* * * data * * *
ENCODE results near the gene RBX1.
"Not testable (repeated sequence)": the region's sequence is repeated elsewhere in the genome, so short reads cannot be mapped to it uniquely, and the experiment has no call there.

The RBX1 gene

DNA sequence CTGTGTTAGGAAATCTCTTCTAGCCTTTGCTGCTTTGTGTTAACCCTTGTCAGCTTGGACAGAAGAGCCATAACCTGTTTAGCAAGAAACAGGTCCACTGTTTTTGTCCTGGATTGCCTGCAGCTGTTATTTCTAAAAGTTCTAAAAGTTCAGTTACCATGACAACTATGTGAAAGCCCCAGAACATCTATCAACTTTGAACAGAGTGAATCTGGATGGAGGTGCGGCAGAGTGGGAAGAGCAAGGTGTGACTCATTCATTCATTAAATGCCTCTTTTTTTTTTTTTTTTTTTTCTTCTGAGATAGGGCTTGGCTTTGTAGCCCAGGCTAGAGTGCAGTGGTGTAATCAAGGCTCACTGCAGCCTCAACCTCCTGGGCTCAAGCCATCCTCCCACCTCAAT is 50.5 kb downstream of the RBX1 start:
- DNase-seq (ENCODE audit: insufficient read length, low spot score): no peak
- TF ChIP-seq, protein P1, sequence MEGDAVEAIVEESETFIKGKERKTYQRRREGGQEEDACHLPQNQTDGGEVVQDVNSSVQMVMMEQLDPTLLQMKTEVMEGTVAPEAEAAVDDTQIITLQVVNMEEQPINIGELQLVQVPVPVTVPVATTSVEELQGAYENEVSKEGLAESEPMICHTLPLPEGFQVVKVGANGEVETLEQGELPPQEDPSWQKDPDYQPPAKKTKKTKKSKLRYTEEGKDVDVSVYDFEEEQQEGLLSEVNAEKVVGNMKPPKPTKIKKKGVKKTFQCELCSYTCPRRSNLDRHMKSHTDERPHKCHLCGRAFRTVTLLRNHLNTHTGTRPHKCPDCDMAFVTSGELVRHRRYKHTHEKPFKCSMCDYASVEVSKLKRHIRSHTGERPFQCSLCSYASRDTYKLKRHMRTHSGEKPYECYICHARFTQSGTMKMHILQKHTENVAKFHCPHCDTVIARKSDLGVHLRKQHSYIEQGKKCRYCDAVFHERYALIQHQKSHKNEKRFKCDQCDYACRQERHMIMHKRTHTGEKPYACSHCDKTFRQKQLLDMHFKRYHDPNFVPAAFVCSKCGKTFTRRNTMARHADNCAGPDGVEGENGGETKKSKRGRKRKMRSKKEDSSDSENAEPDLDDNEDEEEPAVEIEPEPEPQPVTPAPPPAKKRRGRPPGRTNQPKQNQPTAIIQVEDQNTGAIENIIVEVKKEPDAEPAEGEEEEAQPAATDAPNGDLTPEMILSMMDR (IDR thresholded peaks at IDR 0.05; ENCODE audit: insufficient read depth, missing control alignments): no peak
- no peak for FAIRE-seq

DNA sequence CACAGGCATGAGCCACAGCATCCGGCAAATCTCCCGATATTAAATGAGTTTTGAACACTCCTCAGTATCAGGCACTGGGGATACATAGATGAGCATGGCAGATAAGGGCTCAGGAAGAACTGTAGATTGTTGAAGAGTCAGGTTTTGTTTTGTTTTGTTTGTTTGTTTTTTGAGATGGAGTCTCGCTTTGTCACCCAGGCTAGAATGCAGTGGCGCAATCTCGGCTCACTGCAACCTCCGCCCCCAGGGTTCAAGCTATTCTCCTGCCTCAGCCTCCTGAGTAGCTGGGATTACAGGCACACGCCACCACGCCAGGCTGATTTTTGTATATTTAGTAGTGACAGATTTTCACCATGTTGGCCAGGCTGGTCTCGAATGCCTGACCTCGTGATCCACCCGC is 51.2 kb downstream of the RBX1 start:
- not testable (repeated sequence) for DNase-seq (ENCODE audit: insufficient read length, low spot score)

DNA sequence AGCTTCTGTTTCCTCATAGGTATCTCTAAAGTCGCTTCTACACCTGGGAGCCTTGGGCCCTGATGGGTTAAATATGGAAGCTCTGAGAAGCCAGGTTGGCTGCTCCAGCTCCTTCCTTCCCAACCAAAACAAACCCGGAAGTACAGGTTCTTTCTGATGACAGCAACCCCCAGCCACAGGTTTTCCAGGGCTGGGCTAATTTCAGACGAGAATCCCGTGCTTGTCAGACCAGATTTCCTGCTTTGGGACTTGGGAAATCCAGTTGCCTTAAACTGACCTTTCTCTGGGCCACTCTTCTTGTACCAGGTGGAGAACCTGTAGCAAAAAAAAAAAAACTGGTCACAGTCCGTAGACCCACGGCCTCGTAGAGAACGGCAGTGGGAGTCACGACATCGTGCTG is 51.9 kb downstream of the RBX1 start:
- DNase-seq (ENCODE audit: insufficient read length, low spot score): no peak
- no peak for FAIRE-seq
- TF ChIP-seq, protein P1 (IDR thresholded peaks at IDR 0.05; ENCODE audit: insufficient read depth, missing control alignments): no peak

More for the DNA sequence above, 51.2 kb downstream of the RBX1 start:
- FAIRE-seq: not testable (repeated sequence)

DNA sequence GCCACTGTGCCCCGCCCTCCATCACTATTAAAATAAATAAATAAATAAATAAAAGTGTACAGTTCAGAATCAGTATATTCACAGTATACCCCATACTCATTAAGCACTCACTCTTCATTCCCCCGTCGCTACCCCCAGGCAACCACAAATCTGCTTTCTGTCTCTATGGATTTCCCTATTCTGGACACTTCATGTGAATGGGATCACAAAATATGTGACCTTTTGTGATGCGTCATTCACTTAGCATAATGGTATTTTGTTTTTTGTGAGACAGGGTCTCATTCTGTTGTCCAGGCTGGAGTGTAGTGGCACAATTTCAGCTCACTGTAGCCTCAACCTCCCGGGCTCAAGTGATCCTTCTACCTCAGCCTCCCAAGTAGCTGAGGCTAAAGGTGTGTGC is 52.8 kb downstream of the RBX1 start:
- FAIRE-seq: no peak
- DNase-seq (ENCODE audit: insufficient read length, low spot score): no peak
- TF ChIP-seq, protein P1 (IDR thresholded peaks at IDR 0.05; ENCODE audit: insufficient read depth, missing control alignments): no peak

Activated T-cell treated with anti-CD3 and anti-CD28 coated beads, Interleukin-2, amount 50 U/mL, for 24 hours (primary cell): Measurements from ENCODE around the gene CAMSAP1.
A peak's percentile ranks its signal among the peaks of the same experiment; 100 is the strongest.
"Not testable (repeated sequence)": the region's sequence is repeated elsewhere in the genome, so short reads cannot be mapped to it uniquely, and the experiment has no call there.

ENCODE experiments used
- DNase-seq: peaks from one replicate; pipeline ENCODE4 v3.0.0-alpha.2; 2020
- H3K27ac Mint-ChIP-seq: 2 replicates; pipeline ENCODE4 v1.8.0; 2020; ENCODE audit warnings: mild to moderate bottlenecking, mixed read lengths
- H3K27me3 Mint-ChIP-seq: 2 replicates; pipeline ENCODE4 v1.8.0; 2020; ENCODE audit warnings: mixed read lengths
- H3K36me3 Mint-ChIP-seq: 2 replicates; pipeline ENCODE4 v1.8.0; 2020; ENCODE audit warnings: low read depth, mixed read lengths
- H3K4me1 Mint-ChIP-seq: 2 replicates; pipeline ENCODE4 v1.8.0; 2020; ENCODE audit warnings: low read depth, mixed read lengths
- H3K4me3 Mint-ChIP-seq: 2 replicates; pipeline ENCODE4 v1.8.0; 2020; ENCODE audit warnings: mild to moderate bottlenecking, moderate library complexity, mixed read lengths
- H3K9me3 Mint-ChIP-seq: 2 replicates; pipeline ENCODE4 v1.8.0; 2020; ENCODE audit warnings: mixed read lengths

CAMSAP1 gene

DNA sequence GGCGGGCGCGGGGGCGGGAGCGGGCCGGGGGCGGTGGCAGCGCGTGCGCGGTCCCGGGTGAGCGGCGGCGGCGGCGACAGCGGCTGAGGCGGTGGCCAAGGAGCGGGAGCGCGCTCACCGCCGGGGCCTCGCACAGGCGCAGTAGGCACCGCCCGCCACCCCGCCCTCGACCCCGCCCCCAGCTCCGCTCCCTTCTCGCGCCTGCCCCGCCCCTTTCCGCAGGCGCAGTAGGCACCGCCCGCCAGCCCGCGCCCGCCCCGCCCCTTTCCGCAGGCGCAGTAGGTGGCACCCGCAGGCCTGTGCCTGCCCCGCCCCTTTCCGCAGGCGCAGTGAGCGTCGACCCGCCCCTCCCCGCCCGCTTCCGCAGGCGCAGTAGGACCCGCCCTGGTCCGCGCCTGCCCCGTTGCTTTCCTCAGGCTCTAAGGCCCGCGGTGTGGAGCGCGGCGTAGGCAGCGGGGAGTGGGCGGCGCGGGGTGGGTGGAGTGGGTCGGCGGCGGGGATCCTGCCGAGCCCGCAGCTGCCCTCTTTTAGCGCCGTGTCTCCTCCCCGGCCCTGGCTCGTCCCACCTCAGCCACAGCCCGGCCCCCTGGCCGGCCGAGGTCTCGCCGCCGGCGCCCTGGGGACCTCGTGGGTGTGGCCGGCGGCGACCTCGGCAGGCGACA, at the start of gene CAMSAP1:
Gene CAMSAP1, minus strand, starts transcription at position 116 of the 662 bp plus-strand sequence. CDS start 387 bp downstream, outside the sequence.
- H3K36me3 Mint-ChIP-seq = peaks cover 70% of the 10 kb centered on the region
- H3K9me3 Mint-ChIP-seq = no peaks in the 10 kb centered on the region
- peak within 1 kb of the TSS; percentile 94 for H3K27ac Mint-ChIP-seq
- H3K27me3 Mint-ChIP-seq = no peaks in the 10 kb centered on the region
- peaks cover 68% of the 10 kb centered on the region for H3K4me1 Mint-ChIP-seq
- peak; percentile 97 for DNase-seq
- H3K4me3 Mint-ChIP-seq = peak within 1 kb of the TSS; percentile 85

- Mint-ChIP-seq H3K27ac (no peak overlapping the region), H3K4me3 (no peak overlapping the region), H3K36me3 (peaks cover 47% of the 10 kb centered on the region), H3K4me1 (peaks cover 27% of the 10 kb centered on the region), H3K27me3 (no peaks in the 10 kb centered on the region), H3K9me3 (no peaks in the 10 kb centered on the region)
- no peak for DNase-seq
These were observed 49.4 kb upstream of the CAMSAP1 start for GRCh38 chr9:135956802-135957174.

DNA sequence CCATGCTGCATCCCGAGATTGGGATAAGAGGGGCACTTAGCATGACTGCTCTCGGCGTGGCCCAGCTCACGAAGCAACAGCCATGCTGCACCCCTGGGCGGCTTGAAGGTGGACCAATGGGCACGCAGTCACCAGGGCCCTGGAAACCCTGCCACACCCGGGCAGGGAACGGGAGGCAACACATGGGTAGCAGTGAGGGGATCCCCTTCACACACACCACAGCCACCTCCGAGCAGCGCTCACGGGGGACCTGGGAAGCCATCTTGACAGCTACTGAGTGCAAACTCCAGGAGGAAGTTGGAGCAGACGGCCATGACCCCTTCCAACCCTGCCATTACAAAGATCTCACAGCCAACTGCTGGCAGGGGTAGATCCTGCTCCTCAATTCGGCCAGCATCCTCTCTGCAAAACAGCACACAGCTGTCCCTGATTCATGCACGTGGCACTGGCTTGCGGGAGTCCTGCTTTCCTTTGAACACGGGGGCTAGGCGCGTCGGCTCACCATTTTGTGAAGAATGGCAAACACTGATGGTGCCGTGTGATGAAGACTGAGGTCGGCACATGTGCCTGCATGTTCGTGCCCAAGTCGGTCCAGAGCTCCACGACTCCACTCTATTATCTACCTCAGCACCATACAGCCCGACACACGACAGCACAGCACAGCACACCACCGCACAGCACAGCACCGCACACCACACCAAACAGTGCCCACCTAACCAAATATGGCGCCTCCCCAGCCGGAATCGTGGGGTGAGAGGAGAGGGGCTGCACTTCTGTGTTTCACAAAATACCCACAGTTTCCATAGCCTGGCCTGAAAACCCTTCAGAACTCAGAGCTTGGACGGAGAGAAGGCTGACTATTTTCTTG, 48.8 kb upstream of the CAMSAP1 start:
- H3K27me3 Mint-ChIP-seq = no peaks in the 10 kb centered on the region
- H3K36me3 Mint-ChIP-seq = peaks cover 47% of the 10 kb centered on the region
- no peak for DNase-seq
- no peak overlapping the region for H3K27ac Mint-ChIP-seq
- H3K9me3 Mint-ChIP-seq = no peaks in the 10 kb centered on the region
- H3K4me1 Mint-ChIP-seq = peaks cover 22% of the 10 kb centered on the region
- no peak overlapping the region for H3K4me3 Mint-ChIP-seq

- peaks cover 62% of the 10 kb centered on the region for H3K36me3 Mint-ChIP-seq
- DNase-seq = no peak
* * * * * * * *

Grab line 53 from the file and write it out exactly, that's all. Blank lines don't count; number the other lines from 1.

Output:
- DNase-seq = no peak